By David Kerr

Cairngorm National Park planners have recommended that a controversial
windfarm is rejected because of fears that it could spoil the view from a
number of popular mountains.

The park’s planning committee will consider the proposed 24-turbine
Talladh-a-Bheithe windfarm between Loch Rannoch and Loch Ericht later this

Planning officials from the park authority have urged committee members to
reject the plans due to concerns that the turbines would be visible from
Munros such as nearby Beinn a Ghlos.

They have said that the turbines – each more than 400ft high – would be a
“distracting feature” in views from the park.

In an environmental statement prepared for the application developers
Eventus BV said that the turbines would only have a “medium” visual impact
on the park.

However, Cairngorm planners said that the windfarm would have a
“substantial” impact from higher parts of the landscape.

Due to the scale of the proposals the final decision on Talladh-a-Bheithe
rests with Scottish Ministers.

However, other planning authorities such as the national park and Perth and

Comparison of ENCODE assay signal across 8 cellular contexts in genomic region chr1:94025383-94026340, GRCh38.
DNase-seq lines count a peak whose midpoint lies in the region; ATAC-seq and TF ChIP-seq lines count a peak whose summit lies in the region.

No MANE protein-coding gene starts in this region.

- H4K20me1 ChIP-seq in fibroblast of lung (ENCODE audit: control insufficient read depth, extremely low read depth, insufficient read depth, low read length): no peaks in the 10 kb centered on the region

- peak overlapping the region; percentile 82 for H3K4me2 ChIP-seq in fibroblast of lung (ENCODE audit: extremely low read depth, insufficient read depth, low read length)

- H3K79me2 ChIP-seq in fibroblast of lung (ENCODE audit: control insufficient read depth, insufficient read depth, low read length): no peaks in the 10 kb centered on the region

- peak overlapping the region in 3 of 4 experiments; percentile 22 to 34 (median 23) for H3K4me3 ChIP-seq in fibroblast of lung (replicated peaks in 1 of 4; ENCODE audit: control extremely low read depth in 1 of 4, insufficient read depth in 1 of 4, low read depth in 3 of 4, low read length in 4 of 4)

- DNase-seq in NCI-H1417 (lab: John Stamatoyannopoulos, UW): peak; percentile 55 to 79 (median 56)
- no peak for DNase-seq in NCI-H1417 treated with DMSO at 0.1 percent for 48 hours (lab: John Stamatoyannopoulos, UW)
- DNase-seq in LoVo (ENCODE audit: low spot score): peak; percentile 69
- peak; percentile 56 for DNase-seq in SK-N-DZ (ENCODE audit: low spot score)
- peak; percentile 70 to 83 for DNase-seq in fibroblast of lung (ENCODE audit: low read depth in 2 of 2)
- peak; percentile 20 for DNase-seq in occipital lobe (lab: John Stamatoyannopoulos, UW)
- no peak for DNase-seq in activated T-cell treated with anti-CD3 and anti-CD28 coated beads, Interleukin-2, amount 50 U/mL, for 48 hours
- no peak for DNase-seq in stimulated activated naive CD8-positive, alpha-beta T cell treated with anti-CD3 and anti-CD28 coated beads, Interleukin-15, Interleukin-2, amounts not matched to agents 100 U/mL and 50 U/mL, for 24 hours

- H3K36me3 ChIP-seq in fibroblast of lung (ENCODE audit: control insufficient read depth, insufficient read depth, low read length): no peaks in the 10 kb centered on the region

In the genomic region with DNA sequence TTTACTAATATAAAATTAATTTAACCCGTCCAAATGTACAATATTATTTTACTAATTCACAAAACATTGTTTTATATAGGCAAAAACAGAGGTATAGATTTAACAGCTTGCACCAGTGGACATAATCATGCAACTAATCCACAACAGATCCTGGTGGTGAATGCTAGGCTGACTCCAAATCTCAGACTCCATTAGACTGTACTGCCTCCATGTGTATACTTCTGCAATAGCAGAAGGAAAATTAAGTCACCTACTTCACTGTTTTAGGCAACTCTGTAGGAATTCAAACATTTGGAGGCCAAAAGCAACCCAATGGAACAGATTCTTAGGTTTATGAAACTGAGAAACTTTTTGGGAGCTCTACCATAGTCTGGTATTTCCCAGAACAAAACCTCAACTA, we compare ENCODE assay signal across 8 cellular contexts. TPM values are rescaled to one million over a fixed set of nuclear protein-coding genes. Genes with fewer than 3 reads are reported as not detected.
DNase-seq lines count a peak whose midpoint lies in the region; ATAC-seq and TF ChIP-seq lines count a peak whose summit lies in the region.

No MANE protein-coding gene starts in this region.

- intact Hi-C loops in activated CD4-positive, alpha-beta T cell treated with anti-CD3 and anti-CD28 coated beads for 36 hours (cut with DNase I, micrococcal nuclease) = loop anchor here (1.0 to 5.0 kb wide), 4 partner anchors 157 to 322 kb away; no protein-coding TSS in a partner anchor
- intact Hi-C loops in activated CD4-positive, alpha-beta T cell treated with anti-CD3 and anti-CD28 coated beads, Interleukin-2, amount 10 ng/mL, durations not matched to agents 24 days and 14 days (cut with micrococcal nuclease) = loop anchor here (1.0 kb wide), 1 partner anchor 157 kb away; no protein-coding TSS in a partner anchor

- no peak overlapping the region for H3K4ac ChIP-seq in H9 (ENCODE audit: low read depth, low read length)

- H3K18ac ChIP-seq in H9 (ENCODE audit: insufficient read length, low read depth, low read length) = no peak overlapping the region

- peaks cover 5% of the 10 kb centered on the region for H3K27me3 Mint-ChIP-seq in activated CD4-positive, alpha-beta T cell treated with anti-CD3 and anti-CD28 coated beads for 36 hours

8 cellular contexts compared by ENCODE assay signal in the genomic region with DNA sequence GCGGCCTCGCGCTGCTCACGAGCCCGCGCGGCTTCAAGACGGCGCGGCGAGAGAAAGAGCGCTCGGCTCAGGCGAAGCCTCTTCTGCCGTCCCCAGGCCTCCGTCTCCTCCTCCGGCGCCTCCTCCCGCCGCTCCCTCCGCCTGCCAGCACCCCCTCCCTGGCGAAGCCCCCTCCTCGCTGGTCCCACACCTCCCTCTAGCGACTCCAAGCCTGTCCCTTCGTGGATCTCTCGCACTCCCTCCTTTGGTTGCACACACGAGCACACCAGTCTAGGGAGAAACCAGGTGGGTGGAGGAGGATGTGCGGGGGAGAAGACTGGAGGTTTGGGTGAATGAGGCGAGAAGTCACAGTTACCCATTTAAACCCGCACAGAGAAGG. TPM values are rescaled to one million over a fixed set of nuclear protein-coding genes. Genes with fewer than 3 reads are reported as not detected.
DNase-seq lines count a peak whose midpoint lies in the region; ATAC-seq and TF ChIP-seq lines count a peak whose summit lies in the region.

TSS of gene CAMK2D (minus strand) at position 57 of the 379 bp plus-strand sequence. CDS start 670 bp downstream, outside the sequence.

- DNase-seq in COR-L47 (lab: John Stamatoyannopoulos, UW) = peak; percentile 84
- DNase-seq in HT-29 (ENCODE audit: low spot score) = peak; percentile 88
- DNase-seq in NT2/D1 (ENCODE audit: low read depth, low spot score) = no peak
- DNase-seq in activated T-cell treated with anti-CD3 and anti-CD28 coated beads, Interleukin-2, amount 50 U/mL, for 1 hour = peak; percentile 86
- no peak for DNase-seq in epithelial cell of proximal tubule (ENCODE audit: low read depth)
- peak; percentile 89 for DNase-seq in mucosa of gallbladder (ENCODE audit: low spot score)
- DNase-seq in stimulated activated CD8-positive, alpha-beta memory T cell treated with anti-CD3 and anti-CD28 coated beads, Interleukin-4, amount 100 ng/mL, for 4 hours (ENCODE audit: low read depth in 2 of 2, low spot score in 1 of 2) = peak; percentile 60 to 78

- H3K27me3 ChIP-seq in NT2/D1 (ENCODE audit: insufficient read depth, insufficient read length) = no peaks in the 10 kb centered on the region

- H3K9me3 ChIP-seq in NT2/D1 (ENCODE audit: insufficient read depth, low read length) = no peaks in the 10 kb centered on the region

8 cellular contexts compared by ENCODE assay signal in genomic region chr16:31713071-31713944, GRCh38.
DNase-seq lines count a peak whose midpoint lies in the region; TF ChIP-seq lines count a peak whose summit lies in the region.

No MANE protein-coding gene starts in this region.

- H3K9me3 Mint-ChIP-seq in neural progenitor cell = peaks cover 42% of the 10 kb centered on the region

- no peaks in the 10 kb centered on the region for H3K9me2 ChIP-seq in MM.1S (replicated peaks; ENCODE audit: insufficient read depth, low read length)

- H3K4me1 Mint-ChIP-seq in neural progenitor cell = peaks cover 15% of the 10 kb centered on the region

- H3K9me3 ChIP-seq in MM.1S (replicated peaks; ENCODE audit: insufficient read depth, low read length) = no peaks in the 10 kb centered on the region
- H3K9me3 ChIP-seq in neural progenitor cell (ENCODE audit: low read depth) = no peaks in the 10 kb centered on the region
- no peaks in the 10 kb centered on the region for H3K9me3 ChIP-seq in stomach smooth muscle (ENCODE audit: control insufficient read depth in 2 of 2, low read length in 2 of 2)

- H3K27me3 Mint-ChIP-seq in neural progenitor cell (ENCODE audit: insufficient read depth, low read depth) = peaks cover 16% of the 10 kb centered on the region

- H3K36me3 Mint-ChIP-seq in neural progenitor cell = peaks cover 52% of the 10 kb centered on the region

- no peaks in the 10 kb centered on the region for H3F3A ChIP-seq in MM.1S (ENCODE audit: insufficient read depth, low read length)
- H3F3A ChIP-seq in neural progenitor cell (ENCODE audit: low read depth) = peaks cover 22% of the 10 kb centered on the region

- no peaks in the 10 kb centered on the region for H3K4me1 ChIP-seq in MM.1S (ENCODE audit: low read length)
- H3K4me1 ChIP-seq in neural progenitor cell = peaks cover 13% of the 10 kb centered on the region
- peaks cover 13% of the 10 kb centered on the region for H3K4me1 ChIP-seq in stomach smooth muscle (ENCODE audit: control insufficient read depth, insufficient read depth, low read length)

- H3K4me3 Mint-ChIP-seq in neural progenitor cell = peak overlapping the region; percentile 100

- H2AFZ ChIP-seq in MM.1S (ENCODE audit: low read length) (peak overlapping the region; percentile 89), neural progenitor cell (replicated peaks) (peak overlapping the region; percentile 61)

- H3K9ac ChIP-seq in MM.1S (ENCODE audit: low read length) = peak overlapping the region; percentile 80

Kinross Council are consulted ahead of the final decision being taken.

A report which will be considered by the planning committee this week said:
“The landscape and visual effects of the proposal would adversely affect
the special landscape qualities of the park, particularly in terms of it’s

“This would adversely impact upon the experience of the wild land area that
stretches from the Cairngorms National Park in the north to Ben Nevis and
the Mamores in the south and it is considered that this impact cannot be
overcome by siting, design or other mitigation.”

The plans has also been criticised by bodies such as the John Muir Trust
and the Mountaineering Council of Scotland who have raised concern about
the design.

A spokesman for developers Eventus BV said: “As Talladh-a-Bheithe Wind Farm
progresses through the consenting planning process we are working
constructively with all stakeholders and consultees.

“Talladh-a-Bheithe offers a significant opportunity to contribute to
Scotland’s renewable energy potential, helping to reach ambitious targets
to reduce emissions.

“If consented, the wind farm will also contribute significant economic
benefits to the local area during the construction phase, and provide the
opportunity for community ownership as part of an innovative approach to
community benefit.”

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